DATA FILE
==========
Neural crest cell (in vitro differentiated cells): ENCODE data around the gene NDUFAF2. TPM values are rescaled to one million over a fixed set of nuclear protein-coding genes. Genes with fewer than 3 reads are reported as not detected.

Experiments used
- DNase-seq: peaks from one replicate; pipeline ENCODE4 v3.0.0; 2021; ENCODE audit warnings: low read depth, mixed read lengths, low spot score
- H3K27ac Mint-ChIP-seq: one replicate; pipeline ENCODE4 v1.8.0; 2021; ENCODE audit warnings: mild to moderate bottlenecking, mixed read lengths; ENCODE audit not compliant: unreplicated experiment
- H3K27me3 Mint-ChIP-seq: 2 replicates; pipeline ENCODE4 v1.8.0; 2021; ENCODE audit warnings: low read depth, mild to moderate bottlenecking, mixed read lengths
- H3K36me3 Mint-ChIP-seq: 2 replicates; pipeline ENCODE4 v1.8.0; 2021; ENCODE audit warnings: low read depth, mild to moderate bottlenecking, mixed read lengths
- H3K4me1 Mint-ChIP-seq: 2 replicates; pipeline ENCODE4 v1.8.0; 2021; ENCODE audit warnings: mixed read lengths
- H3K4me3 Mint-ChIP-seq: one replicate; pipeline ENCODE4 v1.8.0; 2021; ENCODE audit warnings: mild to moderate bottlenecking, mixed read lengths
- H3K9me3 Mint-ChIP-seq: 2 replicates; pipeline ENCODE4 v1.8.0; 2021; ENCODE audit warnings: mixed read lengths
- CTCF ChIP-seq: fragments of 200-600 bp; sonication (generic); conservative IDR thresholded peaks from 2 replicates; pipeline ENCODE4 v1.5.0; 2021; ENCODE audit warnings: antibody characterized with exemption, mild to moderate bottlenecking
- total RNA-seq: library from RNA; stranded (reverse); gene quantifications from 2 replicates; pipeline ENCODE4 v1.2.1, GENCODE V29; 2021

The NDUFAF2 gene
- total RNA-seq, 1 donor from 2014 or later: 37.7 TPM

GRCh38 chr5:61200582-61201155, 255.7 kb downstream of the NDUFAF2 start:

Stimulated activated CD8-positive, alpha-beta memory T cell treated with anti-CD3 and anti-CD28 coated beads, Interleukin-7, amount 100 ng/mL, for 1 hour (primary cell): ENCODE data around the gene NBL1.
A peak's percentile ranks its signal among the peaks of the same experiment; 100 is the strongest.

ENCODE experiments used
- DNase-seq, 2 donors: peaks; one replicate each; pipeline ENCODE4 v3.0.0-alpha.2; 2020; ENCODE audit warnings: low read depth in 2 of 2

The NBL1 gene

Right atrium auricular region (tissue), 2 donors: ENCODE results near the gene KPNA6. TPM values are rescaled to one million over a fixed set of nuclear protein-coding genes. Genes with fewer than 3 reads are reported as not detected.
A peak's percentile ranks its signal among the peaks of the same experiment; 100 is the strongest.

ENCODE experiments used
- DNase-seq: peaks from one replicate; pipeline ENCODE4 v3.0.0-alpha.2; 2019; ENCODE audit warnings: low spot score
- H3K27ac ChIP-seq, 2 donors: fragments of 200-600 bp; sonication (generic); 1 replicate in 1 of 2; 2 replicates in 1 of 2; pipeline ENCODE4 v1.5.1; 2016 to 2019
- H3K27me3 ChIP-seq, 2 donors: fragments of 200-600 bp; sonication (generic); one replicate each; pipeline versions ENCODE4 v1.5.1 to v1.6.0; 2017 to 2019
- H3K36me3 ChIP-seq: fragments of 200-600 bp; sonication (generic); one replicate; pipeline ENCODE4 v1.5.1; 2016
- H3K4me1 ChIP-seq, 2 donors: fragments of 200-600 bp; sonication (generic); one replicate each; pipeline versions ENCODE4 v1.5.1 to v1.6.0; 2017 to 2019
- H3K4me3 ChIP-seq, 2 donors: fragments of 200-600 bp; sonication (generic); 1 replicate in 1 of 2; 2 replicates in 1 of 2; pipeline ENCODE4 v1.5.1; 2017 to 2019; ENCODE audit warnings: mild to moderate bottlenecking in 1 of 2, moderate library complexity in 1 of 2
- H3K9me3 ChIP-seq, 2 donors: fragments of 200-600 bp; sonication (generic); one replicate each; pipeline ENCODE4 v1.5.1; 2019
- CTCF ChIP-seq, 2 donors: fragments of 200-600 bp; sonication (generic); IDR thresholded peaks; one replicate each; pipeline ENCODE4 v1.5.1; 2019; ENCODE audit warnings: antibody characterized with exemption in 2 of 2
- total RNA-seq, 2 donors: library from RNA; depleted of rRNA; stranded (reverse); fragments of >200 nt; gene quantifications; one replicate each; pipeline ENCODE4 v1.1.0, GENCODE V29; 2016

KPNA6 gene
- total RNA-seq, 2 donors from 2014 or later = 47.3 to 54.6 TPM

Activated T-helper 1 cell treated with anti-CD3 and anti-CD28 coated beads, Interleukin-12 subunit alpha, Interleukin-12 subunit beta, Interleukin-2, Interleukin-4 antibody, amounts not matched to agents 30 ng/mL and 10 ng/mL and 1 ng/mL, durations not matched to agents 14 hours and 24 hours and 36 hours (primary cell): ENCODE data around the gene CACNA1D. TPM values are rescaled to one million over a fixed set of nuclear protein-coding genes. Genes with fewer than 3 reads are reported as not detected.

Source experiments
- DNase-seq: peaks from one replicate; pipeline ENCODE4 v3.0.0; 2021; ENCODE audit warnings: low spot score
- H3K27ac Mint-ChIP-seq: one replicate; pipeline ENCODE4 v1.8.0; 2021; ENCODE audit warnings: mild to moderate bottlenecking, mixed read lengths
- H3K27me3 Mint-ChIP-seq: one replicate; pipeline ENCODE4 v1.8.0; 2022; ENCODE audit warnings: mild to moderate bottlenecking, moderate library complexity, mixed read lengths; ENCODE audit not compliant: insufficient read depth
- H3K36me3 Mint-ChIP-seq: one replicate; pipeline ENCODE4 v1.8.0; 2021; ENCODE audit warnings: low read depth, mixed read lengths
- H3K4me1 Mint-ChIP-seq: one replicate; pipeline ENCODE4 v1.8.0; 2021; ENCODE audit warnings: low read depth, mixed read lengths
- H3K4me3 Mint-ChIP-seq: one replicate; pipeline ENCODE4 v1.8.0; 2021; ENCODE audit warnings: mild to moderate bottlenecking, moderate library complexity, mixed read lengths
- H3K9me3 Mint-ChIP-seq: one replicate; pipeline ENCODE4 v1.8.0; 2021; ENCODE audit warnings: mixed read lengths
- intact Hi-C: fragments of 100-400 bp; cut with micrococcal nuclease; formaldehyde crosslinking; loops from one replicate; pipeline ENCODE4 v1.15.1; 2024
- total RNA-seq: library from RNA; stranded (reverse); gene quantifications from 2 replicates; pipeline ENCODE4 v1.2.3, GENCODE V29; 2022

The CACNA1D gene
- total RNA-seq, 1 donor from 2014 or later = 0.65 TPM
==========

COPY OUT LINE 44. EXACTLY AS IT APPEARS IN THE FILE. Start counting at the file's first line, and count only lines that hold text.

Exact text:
- total RNA-seq: library from RNA; stranded (reverse); gene quantifications from 2 replicates; pipeline ENCODE4 v1.2.3, GENCODE V29; 2022